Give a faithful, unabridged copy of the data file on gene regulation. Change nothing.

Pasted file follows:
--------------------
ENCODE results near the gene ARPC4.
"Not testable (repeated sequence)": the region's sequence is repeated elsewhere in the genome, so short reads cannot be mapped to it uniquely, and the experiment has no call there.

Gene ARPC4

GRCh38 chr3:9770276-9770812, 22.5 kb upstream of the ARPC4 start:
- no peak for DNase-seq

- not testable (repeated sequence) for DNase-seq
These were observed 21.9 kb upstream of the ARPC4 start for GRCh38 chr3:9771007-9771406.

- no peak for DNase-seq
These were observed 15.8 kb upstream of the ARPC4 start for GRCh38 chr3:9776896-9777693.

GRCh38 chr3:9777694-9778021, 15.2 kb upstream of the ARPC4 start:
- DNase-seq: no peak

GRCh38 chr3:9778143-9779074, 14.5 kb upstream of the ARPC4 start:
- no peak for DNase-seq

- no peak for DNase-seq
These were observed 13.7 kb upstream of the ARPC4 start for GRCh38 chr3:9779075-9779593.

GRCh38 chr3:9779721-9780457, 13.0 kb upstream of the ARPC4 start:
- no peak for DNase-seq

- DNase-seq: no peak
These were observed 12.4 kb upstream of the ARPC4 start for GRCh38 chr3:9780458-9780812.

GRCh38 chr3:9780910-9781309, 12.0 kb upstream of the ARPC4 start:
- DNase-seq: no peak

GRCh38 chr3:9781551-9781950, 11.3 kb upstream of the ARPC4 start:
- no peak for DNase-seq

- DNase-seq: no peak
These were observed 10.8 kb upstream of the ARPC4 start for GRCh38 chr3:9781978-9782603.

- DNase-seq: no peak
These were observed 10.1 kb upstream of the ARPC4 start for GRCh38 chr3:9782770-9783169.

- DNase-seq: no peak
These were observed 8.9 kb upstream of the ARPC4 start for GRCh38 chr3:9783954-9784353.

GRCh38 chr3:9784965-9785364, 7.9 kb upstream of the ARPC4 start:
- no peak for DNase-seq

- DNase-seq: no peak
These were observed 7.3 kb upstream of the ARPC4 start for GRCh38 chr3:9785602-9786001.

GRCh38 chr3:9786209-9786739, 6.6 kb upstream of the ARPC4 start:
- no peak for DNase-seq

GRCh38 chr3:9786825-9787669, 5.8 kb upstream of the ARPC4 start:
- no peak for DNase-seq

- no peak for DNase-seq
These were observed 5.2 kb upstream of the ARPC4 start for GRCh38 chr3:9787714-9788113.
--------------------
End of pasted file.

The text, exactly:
ENCODE results near the gene ARPC4.
"Not testable (repeated sequence)": the region's sequence is repeated elsewhere in the genome, so short reads cannot be mapped to it uniquely, and the experiment has no call there.

Gene ARPC4

GRCh38 chr3:9770276-9770812, 22.5 kb upstream of the ARPC4 start:
- no peak for DNase-seq

- not testable (repeated sequence) for DNase-seq
These were observed 21.9 kb upstream of the ARPC4 start for GRCh38 chr3:9771007-9771406.

- no peak for DNase-seq
These were observed 15.8 kb upstream of the ARPC4 start for GRCh38 chr3:9776896-9777693.

GRCh38 chr3:9777694-9778021, 15.2 kb upstream of the ARPC4 start:
- DNase-seq: no peak

GRCh38 chr3:9778143-9779074, 14.5 kb upstream of the ARPC4 start:
- no peak for DNase-seq

- no peak for DNase-seq
These were observed 13.7 kb upstream of the ARPC4 start for GRCh38 chr3:9779075-9779593.

GRCh38 chr3:9779721-9780457, 13.0 kb upstream of the ARPC4 start:
- no peak for DNase-seq

- DNase-seq: no peak
These were observed 12.4 kb upstream of the ARPC4 start for GRCh38 chr3:9780458-9780812.

GRCh38 chr3:9780910-9781309, 12.0 kb upstream of the ARPC4 start:
- DNase-seq: no peak

GRCh38 chr3:9781551-9781950, 11.3 kb upstream of the ARPC4 start:
- no peak for DNase-seq

- DNase-seq: no peak
These were observed 10.8 kb upstream of the ARPC4 start for GRCh38 chr3:9781978-9782603.

- DNase-seq: no peak
These were observed 10.1 kb upstream of the ARPC4 start for GRCh38 chr3:9782770-9783169.

- DNase-seq: no peak
These were observed 8.9 kb upstream of the ARPC4 start for GRCh38 chr3:9783954-9784353.

GRCh38 chr3:9784965-9785364, 7.9 kb upstream of the ARPC4 start:
- no peak for DNase-seq

- DNase-seq: no peak
These were observed 7.3 kb upstream of the ARPC4 start for GRCh38 chr3:9785602-9786001.

GRCh38 chr3:9786209-9786739, 6.6 kb upstream of the ARPC4 start:
- no peak for DNase-seq

GRCh38 chr3:9786825-9787669, 5.8 kb upstream of the ARPC4 start:
- no peak for DNase-seq

- no peak for DNase-seq
These were observed 5.2 kb upstream of the ARPC4 start for GRCh38 chr3:9787714-9788113.